March 20, 2017
Jason Punzel

Who are the buyers for Seniors Housing Communities?

Who are the buyers for Seniors Housing Communities? – by Jason Punzel

There are many types of buyers in the seniors housing market and sometimes it can get confusing for sellers to know who they are really dealing with.  While it is great to get a high-price offer for your community, if the buyer doesn’t have the ability to close, it is doesn’t matter how good the offer is.

There are four main types of buyers:

  1. Real Estate Investment Trusts (REITs) – REITs are publicly or privately traded real estate companies that typically have ample cash available to acquire properties. Most of the time REITs buy a community and at closing, sign a long term NNN lease with a local or regional operator to operate the community.  REITs typically buy with cash.  Since the early 2016, REITs have slowed their acquisition pace due to a decline in most of their stock prices.
  2. Private Equity Companies – They come in all different sizes from multi-billion dollar companies like the Carlyle Group to much smaller companies. Private Equity companies typically buy properties and use a management company to operate them.   Private Equity companies typically buy with cash or with a large line of credit.   Private Equity companies continue to be strong buyers and we have started to see foreign buyers come into the market as well.
  3. Local and Regional Operators – Local and Regional operators may own/lease 5-50+ communities. They may use a REIT or Private Equity company as a partner or may buy a community on their own.  If they are buying a community on their own, they typically use bank debt and raise equity internally with high net worth individuals, and through friends and family.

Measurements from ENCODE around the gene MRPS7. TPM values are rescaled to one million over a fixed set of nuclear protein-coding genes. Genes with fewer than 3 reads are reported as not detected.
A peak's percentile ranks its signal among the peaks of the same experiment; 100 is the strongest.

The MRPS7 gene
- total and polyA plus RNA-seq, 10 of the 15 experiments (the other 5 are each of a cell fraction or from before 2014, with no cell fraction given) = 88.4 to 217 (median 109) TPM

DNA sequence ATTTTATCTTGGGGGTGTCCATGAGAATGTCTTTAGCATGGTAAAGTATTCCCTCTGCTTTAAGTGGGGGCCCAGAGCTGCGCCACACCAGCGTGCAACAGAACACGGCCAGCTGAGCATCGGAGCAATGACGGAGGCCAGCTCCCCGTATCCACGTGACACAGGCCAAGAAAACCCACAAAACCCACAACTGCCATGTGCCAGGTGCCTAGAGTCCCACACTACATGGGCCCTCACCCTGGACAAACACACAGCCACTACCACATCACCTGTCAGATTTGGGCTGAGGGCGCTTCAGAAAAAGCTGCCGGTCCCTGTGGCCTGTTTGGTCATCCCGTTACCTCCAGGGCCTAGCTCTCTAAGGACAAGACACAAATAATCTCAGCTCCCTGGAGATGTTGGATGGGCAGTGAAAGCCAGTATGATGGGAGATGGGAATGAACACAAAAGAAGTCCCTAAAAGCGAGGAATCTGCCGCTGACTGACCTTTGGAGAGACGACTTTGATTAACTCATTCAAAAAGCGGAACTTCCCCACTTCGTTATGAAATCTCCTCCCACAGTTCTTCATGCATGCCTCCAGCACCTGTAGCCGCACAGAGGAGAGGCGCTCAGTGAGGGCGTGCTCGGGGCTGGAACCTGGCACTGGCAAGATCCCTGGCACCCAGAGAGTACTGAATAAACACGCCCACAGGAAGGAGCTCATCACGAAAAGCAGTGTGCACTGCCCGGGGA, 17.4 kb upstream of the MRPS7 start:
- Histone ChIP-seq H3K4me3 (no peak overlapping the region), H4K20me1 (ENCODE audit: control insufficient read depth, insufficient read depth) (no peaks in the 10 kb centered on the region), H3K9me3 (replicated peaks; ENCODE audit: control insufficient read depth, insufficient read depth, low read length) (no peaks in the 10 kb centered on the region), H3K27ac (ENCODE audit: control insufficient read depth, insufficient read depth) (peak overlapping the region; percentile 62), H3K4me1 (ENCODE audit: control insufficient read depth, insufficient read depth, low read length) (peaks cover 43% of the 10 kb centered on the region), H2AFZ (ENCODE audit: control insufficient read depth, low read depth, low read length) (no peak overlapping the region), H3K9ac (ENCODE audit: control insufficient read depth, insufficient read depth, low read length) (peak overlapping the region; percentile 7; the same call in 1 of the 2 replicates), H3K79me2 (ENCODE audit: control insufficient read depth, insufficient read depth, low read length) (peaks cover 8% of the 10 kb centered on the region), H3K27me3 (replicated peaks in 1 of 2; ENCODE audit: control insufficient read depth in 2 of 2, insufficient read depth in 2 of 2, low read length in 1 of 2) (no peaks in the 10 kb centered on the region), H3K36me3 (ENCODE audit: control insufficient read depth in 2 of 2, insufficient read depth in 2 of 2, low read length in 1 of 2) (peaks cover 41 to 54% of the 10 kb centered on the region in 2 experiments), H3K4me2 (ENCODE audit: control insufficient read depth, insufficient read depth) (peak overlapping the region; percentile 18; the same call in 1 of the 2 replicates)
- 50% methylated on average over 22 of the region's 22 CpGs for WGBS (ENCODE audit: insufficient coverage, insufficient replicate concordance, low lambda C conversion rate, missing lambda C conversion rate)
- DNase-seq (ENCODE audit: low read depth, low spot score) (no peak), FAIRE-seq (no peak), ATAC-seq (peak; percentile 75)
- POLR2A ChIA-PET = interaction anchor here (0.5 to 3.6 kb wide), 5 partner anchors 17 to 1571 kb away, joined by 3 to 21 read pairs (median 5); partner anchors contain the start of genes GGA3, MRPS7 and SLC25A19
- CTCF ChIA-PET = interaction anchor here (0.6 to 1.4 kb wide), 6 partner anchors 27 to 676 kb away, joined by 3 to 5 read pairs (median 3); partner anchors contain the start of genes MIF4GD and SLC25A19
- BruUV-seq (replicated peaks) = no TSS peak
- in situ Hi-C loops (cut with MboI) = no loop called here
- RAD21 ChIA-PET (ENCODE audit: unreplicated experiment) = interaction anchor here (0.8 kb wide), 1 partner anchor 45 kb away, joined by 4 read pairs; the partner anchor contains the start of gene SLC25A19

4. “Mom and Pop” Operators – They typically own from 0-5 properties. Most REITs and Private Equity companies will not partner with Mom and Pop operators because they are too small, have too short of track record and the communities they operate have too few of units.  They typically buy with personal equity or friends and family’s equity, and bank debt.

Conclusion:

As a seller, it is important to understand what type of buyer is making an offer to buy your community and how they plan to financing the purchase.  Far too many buyers try to put communities under contract to buy, and THEN try to find the equity and debt.   This often times lead to delays in closing, cancelling the offer to purchase, or retrading at a lower price.

At Senior Living Investment Brokerage, Inc. we have relationships with over 1,500 of different types of buyers and can help you understand what type of buyer is making an offer, their track record in closing deals and how they plan to finance it.

For more information on selling your community, contact Jason Punzel at 630-858-2501 x 233 or punzel@slibinc.com.

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